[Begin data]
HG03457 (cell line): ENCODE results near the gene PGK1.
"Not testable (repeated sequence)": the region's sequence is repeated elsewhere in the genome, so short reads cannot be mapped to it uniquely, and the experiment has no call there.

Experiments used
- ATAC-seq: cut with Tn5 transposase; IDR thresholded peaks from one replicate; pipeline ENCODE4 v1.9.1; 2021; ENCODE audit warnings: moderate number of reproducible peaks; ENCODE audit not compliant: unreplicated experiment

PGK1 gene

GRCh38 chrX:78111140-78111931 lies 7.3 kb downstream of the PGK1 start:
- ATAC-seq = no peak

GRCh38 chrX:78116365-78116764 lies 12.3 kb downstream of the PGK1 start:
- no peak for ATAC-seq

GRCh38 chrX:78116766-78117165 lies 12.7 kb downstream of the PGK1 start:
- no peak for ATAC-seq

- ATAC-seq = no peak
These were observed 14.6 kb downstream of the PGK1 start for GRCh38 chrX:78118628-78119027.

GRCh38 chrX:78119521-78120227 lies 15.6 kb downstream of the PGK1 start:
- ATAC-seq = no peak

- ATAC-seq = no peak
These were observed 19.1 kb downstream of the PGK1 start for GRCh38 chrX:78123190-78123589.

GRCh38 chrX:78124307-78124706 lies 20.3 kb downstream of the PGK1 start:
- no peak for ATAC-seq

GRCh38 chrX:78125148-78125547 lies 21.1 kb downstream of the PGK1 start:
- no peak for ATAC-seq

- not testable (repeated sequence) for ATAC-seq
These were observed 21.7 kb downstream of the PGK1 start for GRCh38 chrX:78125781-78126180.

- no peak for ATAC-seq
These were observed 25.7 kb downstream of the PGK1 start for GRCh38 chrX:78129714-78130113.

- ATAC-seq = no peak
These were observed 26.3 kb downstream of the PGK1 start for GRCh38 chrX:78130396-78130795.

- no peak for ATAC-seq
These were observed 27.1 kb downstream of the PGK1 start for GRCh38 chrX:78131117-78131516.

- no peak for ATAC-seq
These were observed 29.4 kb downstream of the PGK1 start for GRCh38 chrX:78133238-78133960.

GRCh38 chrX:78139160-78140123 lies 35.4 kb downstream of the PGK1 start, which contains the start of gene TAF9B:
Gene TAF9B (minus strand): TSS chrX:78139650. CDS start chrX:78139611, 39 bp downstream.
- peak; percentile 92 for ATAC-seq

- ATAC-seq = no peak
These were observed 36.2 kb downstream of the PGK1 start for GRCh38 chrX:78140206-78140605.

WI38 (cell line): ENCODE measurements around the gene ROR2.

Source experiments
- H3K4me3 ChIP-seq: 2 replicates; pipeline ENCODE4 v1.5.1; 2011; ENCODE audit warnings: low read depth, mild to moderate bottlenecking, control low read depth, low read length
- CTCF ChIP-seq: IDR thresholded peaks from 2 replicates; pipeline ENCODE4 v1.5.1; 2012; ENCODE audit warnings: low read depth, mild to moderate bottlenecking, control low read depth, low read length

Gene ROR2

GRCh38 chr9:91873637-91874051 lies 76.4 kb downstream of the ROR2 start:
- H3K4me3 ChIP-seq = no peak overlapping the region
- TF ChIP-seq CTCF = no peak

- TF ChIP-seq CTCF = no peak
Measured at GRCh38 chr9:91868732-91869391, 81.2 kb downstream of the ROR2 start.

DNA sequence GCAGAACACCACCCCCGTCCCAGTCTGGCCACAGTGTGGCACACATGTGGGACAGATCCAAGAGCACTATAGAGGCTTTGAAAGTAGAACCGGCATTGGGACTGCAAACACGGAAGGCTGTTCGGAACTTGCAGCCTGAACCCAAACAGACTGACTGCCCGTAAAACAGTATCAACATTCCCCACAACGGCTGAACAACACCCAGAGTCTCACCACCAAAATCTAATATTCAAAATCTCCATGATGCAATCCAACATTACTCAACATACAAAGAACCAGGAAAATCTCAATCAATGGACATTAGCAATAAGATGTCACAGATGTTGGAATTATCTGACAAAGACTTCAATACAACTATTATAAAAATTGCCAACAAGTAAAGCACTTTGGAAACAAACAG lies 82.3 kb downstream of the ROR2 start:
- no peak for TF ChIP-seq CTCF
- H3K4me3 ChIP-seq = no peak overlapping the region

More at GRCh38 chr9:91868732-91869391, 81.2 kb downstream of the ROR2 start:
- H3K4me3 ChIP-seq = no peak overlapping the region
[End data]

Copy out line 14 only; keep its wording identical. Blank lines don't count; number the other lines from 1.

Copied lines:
GRCh38 chrX:78119521-78120227 lies 15.6 kb downstream of the PGK1 start: